# Battery Specification

J

#### Jack// ani

Jan 1, 1970
0
Hi all,

I just took out a dead Panasonic lead acid battery form my UPS and
trying to understand the specifications written on it

Voltage Regulation
Cycle use : 14.5 - 14.9V
Initial current : less than 2.8A
Standby use : 13.6 - 13.8V

TIA

L

#### Lord Garth

Jan 1, 1970
0
Jack// ani said:
Hi all,

I just took out a dead Panasonic lead acid battery form my UPS and
trying to understand the specifications written on it

Voltage Regulation
Cycle use : 14.5 - 14.9V
Initial current : less than 2.8A
Standby use : 13.6 - 13.8V

When you charge the battery, limit the applied voltage to between 14.5 and
14.9 volts DC
and limit the current to no more than 2.8 Amperes. As the battery charges,
the current will fall.
If you wish to 'top off' the battery or trickle charge it, keep the applied
voltage between
13.6 and 13.8 volts DC.

Beware that hydrogen gas forms during charging so vent the area.

J

#### John Fields

Jan 1, 1970
0
Hi all,

I just took out a dead Panasonic lead acid battery form my UPS and
trying to understand the specifications written on it

Voltage Regulation
Cycle use : 14.5 - 14.9V
Initial current : less than 2.8A
Standby use : 13.6 - 13.8V

---

First, go to:

http://www.panasonic.com/industrial/battery/oem/chem/seal/index.html

and then click on:

VRLA Charge Methods

J

#### Jack// ani

Jan 1, 1970
0
Thanks Lord. BTW this battery is sealed form every where( as I can
see), so where does the Hydrogen escapes??

B

#### Byron A Jeff

Jan 1, 1970
0
When you charge the battery, limit the applied voltage to between 14.5 and
14.9 volts DC

That's a bit high for standard gel cels. They usually want 14.4V.
and limit the current to no more than 2.8 Amperes.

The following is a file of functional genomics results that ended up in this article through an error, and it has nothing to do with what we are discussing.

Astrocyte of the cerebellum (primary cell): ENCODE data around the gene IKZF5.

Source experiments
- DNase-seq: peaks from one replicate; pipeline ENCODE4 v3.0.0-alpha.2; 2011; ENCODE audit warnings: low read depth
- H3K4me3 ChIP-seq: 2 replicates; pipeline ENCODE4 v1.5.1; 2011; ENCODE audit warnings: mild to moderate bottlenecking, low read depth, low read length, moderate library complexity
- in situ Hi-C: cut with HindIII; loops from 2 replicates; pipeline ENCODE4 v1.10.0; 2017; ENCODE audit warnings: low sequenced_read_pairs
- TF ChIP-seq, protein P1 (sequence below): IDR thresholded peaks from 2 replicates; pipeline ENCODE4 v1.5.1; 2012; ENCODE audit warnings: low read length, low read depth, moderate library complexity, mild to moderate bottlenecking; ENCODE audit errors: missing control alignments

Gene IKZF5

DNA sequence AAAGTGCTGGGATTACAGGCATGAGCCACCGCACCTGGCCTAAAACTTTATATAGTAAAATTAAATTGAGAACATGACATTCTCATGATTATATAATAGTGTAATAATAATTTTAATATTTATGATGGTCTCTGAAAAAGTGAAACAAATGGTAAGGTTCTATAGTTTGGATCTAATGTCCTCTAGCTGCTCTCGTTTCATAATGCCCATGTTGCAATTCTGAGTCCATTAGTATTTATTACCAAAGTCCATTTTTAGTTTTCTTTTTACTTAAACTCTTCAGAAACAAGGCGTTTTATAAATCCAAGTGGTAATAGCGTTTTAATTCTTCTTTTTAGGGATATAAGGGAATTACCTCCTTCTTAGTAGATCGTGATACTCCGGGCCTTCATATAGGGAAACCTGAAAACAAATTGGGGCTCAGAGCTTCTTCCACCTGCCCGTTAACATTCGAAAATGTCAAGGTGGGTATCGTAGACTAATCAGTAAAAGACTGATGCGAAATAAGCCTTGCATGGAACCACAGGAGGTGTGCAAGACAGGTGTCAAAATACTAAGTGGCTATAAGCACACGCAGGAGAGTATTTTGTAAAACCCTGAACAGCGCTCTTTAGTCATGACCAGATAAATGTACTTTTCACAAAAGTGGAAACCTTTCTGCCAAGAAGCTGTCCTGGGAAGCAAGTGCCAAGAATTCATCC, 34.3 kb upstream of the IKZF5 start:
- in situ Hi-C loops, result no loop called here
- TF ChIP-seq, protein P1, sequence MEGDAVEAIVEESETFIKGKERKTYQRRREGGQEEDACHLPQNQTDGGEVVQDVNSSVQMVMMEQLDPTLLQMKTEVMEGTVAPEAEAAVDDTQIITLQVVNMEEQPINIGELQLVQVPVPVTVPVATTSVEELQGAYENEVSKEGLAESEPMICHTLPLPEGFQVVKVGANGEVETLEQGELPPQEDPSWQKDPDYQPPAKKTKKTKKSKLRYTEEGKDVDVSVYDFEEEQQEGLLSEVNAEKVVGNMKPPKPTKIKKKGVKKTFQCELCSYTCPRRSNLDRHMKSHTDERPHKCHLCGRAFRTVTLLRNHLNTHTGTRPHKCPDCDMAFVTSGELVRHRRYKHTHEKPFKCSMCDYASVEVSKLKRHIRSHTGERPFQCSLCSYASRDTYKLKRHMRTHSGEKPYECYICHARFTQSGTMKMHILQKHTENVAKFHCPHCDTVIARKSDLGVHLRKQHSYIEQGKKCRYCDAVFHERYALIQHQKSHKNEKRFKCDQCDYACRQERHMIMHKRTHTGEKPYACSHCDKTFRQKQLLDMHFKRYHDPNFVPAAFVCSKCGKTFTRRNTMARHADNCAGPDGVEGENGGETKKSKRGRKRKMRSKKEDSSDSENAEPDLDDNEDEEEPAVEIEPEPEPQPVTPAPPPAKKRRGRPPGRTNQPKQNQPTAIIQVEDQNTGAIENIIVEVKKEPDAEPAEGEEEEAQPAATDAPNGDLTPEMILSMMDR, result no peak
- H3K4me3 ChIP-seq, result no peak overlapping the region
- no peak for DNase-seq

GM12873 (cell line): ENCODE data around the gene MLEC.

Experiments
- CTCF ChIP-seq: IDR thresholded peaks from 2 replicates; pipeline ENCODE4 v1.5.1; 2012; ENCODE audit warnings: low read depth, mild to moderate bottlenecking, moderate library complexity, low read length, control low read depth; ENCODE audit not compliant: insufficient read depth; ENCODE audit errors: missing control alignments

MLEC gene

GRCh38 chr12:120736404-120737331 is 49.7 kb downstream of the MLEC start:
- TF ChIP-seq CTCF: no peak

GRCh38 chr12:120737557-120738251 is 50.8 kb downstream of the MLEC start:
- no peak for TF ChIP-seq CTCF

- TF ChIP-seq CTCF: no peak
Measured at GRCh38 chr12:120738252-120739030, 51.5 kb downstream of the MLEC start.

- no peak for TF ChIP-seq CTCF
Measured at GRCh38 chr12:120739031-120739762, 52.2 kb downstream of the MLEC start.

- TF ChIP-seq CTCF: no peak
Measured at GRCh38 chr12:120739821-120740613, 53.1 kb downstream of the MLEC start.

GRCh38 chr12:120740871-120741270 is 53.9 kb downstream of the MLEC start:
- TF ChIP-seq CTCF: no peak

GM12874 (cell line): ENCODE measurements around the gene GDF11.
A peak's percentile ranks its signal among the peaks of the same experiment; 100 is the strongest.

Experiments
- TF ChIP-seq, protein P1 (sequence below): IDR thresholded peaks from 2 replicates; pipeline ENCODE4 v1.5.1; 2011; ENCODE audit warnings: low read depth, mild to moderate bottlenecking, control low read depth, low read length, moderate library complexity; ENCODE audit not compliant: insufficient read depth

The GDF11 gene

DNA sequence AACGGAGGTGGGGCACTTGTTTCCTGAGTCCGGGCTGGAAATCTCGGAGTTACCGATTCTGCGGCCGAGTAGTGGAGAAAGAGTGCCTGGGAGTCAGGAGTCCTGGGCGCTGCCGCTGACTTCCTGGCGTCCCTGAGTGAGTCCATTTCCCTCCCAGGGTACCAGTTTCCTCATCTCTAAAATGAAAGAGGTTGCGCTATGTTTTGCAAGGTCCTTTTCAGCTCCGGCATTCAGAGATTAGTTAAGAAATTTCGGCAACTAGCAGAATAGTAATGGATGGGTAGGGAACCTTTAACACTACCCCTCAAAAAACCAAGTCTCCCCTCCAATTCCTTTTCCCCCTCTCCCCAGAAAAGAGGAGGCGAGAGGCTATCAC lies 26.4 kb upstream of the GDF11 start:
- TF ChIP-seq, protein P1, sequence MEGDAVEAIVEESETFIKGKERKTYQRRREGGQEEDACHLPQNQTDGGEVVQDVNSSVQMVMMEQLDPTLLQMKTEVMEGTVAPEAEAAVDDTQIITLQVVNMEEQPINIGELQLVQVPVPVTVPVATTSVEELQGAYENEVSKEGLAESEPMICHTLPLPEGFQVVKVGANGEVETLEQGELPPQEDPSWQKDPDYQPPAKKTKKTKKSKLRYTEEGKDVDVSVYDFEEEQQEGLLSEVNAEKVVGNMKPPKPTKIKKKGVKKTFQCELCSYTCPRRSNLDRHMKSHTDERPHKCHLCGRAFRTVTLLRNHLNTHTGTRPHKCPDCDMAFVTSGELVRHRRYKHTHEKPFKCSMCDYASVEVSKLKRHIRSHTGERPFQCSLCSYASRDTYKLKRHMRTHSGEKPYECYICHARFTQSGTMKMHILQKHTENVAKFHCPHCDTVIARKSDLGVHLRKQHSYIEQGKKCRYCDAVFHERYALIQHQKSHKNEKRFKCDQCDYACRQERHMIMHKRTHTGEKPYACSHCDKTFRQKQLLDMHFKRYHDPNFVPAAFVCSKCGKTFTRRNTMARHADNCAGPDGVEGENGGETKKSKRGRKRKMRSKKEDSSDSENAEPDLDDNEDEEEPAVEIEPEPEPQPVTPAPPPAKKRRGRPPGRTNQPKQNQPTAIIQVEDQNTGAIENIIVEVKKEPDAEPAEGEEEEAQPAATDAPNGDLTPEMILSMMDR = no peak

Correct. A fully depleated battery can draw a lot of current if you allow
it to.
As the battery charges, the current will fall.

Correct. The basic 3 stage charging algorithm for lead acid batteries are:

1) Bulk charge with highest allowable voltage and current until battery
reaches 2.4V/cell (14.4V for a 12V battery).

2) You then fix the voltage to 14.4V and start watching the current. Continue
in this phase until the current draw drops to C/100, where C is the Amp-Hour
capacity of the batter. So for example with my 33 AHr battery, C/100 would be
330 mA.

3) Then go into float/trickle/top off voltage discussed below.
If you wish to 'top off' the battery or trickle charge it, keep the applied
voltage between 13.6 and 13.8 volts DC.

This voltage is safe indefinitely without venting.

If a sealed lead acid gel cell is venting, then you have big problems.
It's one of the reasons why the specifications listed on the battery are
in place.

BAJ

L

#### Lord Garth

Jan 1, 1970
0
Jack// ani said:
Thanks Lord. BTW this battery is sealed form every where( as I can
see), so where does the Hydrogen escapes??

There is likely a hidden vent that opens if the pressure gets too high.
If that happens, I'd guess the electrolyte would either leak or evaporate.
That's pretty standard for a *sealed* battery.

J

#### Jack// ani

Jan 1, 1970
0
Thaks all. A little doubt left..... is there any relation between
maximum charging current and ampere-hour rating of the battery?

Like maximum charging current above was 40% of the AH rating!

Thanks again

P

#### Peter Bennett

Jan 1, 1970
0
Thaks all. A little doubt left..... is there any relation between
maximum charging current and ampere-hour rating of the battery?

Like maximum charging current above was 40% of the AH rating!

Thanks again

Depends on the battery. For most flooded lead-acid batteries, a
maximum charge rate of 1/5 of the AH rating is generally suggested.
Some gel and AGM batteries can be charged at higher rates.

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